Magniber targets Windows OS and is distributed via the Magnitude exploit kit. Although this is a different and unique ransomware variant, some analysts believe that Magniber is a successor to the Cerber variant, as its payment system and the files it targets in its encryption process are the same. Initial samples demonstrate that Magniber only targets Korean-speaking users and, if it does not detect Korean language on the infected system, it will terminate its processes and not encrypt any files. If it does detect the Korean language, it will search for files to encrypt and append either .ihsdj, .kgpvwnr, or .dxjay to the file names. It also drops a ransom note named READ_ME_FOR_DECRYPT_[id].txt. Magniber demands a ransom payment amount of 0.2 Bitcoin.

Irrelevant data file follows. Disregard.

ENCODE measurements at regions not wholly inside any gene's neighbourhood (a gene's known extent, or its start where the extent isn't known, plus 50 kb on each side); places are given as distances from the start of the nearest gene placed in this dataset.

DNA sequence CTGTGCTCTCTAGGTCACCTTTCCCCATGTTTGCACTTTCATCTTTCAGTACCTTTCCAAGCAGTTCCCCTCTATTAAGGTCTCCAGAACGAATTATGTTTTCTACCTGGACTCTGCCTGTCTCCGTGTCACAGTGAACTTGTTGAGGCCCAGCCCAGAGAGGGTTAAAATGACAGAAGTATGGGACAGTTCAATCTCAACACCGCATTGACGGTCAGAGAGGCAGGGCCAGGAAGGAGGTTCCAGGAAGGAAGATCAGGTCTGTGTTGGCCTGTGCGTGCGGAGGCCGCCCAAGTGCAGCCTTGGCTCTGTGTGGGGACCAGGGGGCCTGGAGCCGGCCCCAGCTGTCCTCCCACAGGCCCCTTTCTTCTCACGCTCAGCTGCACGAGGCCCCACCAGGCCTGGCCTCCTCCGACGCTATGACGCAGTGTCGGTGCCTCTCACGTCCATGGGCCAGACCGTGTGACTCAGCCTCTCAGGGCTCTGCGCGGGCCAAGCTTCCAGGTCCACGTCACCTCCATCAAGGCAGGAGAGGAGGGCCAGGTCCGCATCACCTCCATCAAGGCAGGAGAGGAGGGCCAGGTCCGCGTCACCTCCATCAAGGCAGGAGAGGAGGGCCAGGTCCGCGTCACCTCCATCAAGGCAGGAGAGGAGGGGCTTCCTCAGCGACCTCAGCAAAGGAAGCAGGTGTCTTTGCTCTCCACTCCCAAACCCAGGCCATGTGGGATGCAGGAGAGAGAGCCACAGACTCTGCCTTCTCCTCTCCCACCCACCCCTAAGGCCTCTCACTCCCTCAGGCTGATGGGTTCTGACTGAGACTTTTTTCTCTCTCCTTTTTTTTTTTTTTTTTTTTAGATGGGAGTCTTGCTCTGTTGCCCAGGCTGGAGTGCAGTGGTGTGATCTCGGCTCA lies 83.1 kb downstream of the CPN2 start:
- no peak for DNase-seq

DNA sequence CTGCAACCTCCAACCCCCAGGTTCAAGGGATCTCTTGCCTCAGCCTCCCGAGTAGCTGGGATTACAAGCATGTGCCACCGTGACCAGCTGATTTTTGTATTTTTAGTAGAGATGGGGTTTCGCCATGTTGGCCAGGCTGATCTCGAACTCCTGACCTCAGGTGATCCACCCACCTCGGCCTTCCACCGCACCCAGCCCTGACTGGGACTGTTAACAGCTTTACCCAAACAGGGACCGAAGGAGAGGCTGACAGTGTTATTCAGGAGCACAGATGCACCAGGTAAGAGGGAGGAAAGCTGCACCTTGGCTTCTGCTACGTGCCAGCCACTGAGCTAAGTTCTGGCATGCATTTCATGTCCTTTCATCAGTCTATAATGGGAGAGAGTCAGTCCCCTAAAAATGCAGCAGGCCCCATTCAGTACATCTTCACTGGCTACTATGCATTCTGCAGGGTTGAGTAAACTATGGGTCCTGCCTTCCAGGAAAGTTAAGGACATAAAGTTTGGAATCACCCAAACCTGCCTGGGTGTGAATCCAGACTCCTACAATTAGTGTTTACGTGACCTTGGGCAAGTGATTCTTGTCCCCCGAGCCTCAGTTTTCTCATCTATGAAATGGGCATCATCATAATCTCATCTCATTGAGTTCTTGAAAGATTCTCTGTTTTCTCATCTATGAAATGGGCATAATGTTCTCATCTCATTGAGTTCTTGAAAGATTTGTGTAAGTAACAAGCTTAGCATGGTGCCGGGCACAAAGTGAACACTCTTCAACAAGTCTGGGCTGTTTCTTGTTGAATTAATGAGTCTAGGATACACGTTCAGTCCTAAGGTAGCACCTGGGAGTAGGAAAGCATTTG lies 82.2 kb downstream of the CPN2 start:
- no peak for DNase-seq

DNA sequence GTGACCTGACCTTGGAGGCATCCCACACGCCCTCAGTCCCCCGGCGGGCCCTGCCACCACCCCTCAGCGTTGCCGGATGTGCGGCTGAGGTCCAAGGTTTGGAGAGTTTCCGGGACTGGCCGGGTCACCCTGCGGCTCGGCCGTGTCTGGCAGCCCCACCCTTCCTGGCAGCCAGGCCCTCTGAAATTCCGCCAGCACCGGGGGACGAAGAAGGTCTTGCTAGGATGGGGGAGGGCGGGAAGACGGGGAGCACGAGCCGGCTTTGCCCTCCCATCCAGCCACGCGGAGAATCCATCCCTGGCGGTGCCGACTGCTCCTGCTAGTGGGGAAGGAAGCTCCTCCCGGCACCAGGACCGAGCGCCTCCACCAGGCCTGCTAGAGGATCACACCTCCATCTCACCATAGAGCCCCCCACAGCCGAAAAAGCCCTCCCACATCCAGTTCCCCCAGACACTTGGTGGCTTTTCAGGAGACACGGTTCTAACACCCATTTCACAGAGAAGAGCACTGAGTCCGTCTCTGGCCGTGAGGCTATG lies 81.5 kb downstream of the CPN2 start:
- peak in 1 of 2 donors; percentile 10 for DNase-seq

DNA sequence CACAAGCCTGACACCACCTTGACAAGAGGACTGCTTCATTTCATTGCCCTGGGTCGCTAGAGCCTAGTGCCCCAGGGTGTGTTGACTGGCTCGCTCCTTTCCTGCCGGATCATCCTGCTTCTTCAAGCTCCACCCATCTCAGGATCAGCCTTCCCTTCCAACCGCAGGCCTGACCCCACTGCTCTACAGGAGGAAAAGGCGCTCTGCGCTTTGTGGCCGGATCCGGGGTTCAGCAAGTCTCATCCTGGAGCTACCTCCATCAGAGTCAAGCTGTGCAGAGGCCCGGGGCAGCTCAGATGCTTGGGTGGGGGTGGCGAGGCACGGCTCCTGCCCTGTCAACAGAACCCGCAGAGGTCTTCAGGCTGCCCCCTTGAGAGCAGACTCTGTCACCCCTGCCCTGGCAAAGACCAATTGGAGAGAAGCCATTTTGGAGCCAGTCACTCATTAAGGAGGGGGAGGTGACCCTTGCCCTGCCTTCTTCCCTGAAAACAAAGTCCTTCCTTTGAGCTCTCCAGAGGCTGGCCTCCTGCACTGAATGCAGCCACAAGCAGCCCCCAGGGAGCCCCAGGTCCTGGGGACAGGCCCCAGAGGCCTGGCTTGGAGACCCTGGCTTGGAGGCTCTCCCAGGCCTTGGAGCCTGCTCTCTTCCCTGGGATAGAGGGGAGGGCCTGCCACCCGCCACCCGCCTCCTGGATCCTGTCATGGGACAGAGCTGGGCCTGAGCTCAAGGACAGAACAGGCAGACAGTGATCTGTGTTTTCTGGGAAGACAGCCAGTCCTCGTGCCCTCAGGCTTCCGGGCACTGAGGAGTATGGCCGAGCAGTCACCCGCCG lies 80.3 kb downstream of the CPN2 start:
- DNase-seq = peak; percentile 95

4/3/2018: Security researchers from AhnLab have released decrypters for numerous versions of the Magniber ransomware.

7/16/2018: Magniber ransomware is now capable of infecting users who have their PC language set to Chinese or Malay. The malware was originally developed to target only victims in South Korea; however, recently discovered updates in the ransomware’s code suggest that the malware's authors are expanding their targeting. The new version of Magniber appends .dyaaghemy to the names of encrypted files. At the time of writing, there is no free decryption tool available for this version of Magniber.

  • Trend Micro provides more information about Magniber here.
  • AhnLab provides decryptors for several versions of the Magniber ransomware on their website located here and here